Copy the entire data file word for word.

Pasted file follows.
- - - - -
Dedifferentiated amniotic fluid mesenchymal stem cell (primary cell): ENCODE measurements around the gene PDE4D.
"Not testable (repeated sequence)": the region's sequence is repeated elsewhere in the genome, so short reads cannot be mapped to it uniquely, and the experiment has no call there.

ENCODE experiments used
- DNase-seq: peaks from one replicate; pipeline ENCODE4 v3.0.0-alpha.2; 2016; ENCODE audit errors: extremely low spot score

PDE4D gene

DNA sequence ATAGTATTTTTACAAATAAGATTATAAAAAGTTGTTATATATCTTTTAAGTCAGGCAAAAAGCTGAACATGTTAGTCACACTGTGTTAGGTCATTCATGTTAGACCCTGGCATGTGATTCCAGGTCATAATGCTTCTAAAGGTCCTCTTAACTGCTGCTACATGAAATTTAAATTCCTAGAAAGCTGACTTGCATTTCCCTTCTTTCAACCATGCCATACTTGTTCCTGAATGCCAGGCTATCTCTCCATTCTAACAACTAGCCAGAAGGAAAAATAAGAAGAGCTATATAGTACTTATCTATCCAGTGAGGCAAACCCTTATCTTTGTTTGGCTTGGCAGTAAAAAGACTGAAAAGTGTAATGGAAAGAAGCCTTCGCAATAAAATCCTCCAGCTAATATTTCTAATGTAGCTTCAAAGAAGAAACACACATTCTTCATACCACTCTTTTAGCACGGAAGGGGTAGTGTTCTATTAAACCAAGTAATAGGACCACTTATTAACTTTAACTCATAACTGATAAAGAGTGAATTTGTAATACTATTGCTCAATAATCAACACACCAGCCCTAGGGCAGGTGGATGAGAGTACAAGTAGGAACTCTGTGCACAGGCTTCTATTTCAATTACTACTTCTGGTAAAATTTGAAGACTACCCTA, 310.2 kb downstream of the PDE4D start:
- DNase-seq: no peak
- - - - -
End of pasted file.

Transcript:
Dedifferentiated amniotic fluid mesenchymal stem cell (primary cell): ENCODE measurements around the gene PDE4D.
"Not testable (repeated sequence)": the region's sequence is repeated elsewhere in the genome, so short reads cannot be mapped to it uniquely, and the experiment has no call there.

ENCODE experiments used
- DNase-seq: peaks from one replicate; pipeline ENCODE4 v3.0.0-alpha.2; 2016; ENCODE audit errors: extremely low spot score

PDE4D gene

DNA sequence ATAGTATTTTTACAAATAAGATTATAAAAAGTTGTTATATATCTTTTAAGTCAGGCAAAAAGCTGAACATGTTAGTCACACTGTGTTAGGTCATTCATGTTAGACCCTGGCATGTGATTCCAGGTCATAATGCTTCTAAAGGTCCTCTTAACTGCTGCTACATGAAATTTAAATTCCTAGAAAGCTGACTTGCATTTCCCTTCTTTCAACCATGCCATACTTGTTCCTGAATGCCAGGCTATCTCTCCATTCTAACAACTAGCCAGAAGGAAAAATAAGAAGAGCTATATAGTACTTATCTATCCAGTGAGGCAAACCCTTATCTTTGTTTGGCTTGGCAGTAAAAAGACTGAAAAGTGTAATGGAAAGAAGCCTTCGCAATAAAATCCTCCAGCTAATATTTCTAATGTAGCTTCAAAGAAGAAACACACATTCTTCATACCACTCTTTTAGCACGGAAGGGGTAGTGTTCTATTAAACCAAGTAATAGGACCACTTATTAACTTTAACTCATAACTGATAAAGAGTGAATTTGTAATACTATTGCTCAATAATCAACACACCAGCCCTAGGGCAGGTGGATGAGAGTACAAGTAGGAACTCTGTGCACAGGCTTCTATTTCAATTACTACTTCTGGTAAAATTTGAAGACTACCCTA, 310.2 kb downstream of the PDE4D start:
- DNase-seq: no peak